Antarctica is the last uninhabited continent on our blue planet. But, should you want to plan a visit, there are a few different ways that you can go! You can join a National Geographic cruise ship, other branded cruising vessels, private tours on smaller private yachts or sailboats, or fly in with a private charter plane. In this blog we will cover the larger expedition vessels that handle the majority of the tourist travel to Antarctica. These are the three essential tips you need to prepare for your trip.
Airlift insurance. Most, if not all, expedition companies will require you to have specific airlift insurance in the event something drastic happens to you during the trip. As a general practice, each expedition vessel has a doctor on board to tend people for illnesses and injuries. Even so, at any point in the vessel’s weeks-to-month long journey, it is unlikely for the vessel to return to shore for the treatment of medical conditions or injuries that require immediate/emergency attention. So, airlift insurance is crucial for your health. It gives you the peace of mind of knowing your health and life will be attended to separate from any assistance you may receive on board your expedition vessel.
SPF 70 (minimum) sunblock. As you may have heard, the largest ozone hole lies over Antarctica. Furthermore, most tourists pay their visit to Antarctica over its summer and late spring season, which means that the period of daylight over Antarctica is longest. The sun simply doesn’t set during certain periods of summer. This means that your exposure to sun, and to UV rays, are extraordinarily high. Having seen fellow expeditioners’ skin cracked and bloodied by the sun, this is one item not to be dispensed with for your own trip.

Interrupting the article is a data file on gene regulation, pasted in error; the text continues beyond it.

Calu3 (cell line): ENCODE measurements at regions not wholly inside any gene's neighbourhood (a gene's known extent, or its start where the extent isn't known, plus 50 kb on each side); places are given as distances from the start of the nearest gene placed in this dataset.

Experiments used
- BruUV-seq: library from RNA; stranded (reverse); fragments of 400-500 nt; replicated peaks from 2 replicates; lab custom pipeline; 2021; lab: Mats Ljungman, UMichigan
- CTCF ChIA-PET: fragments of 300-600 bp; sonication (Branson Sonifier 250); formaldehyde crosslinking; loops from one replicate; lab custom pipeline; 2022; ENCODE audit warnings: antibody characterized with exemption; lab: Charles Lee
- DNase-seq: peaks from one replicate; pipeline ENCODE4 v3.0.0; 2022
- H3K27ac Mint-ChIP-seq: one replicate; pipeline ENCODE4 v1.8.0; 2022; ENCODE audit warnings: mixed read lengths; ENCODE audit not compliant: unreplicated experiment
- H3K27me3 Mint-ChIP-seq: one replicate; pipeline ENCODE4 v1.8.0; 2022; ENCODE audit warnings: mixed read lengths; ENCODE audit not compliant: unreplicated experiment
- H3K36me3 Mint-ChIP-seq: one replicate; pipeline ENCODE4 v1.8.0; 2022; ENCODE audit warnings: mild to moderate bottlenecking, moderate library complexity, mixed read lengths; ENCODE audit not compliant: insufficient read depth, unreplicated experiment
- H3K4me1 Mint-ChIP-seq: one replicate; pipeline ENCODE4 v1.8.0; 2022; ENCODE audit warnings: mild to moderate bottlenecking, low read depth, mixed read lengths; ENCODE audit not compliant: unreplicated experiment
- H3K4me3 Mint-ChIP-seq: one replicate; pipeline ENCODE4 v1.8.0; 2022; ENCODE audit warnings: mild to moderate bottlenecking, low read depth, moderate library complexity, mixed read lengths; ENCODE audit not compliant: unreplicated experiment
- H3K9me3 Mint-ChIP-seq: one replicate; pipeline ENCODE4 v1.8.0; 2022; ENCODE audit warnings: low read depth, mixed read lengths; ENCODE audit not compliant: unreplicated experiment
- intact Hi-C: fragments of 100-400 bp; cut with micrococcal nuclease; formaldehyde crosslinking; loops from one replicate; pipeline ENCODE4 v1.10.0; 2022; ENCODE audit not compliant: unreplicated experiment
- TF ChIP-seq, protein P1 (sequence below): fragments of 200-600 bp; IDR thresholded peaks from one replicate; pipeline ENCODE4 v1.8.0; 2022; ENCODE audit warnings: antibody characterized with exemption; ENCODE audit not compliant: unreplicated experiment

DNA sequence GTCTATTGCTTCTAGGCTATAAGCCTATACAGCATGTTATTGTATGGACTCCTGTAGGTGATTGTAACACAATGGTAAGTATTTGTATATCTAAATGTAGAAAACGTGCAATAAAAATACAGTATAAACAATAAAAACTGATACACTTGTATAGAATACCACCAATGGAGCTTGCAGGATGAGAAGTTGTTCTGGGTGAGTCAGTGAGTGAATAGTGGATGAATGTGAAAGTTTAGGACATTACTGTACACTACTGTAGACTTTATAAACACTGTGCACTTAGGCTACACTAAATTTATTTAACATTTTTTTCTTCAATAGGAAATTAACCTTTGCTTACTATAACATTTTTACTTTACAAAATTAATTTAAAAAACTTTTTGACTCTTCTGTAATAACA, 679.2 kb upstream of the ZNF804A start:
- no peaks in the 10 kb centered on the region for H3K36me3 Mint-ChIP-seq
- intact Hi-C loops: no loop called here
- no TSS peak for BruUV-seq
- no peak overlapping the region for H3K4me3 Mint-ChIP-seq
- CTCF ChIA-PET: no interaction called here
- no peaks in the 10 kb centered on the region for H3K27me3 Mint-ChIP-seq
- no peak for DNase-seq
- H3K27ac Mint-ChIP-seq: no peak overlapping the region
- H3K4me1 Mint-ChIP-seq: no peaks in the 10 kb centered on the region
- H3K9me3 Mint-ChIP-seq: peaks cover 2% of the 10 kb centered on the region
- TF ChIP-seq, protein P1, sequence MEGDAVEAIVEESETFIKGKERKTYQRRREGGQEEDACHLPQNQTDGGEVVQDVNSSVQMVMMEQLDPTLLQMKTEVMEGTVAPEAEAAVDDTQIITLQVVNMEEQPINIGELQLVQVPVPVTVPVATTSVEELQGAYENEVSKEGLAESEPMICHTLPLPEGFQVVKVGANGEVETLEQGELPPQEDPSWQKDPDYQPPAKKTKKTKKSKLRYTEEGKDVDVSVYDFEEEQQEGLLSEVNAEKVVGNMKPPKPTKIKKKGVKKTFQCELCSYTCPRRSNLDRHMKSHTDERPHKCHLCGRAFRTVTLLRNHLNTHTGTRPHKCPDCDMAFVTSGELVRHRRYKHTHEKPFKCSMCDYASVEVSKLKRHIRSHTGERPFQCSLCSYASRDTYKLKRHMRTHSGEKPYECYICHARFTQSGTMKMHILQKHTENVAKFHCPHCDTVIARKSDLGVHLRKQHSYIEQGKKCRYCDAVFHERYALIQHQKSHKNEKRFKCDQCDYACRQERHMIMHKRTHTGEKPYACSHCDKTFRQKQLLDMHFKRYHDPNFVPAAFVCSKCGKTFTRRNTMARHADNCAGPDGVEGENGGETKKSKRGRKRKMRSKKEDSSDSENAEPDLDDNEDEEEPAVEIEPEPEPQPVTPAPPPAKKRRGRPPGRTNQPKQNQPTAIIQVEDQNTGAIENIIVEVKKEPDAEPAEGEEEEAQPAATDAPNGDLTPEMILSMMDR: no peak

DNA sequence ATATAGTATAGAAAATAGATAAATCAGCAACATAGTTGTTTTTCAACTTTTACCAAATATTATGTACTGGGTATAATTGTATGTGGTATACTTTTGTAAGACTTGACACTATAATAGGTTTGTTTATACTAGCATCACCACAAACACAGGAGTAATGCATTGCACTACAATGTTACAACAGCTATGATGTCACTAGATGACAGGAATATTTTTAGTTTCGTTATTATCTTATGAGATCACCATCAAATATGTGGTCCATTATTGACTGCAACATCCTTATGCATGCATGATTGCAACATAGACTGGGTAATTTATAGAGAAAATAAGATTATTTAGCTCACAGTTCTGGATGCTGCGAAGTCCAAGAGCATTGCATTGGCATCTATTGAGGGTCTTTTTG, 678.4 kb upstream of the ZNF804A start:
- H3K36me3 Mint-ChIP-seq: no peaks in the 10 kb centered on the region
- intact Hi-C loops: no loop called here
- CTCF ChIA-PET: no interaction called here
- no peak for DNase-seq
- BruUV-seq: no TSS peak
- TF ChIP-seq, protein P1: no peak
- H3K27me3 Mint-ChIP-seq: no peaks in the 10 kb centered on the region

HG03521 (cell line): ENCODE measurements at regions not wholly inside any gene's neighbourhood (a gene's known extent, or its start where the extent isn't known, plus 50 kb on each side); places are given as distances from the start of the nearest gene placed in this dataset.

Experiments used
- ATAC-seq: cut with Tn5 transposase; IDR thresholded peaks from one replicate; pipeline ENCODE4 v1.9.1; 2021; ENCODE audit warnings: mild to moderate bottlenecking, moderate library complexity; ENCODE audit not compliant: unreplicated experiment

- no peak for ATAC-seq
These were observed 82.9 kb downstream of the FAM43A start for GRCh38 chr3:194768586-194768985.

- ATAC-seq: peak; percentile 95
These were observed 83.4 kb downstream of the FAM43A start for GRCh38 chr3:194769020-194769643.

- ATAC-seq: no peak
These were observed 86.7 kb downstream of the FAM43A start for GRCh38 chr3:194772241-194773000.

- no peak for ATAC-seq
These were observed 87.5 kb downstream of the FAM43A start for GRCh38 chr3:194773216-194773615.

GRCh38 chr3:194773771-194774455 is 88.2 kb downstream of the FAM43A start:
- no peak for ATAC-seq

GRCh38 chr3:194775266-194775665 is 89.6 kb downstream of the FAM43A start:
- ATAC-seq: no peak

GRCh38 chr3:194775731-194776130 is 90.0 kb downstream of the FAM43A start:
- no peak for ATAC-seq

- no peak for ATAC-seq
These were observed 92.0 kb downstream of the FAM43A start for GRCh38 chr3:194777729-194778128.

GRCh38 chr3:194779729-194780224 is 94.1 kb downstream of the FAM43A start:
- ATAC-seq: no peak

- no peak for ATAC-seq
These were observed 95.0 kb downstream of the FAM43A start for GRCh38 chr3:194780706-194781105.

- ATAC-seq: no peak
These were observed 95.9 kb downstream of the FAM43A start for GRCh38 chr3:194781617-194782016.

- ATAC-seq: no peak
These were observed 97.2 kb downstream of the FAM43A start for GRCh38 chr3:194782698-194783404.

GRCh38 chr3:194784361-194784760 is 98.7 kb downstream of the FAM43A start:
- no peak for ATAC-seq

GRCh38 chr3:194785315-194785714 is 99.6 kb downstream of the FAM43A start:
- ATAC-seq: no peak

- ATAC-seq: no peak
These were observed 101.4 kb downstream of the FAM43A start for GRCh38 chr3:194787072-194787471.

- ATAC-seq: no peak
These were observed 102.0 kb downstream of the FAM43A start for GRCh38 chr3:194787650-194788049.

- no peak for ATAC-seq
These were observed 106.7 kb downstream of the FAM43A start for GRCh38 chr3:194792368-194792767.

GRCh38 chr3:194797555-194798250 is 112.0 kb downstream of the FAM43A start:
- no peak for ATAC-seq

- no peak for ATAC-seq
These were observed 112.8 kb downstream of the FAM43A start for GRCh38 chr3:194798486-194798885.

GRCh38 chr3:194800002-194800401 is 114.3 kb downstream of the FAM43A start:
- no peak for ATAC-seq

Nausea medication, to cross the Drake Passage. There is seasickness and there is Drake Passage sea sickness. If you cross the southern Atlantic by vessel, you can expect to face the passage also known as a sailor’s grave yard, due to the downing of many vessels in the area. It is a well-deserved reputation. This large parch of ocean between South America and Antarctica produces one of the fiercest, persistent winds, and massive storm surges. These endless storms go on for hundreds of miles, the equivalent of two days and nights for a passenger vessel. So be prepared for gloom, doom, and to see everything you have eaten in the past twenty-four hours resurfacing from your internal organs. Counter its effect with patches, pills, and whatever else you may need to maintain your physical and mental well-being.
Bonus: For the adrenaline junkie, a bathing suit. This trip should not be, and is not about nature conquering man. The ozone layer, the Drake Passage, the immediate threat to life in a frozen landscape make humans seem small and insignificant. As one polar expedition lecturer has said: “Shackleton recalls a time when the vessels were made of wood and men were made of steel. Now the vessels are made of steel, and men are made of Gore-Tex.” So, if you are in the mood to recall human’s steely nerves, you may want to bring a bathing suit. The expedition vessel you are on may permit a landing in which you can take the “polar plunge.” It is just as it sounds. Plunging in the frigid Antarctic waters in your most stylish swim wear and steely nerves, and coming right out before your body realizes it. This is also where your airlift insurance may also come in handy.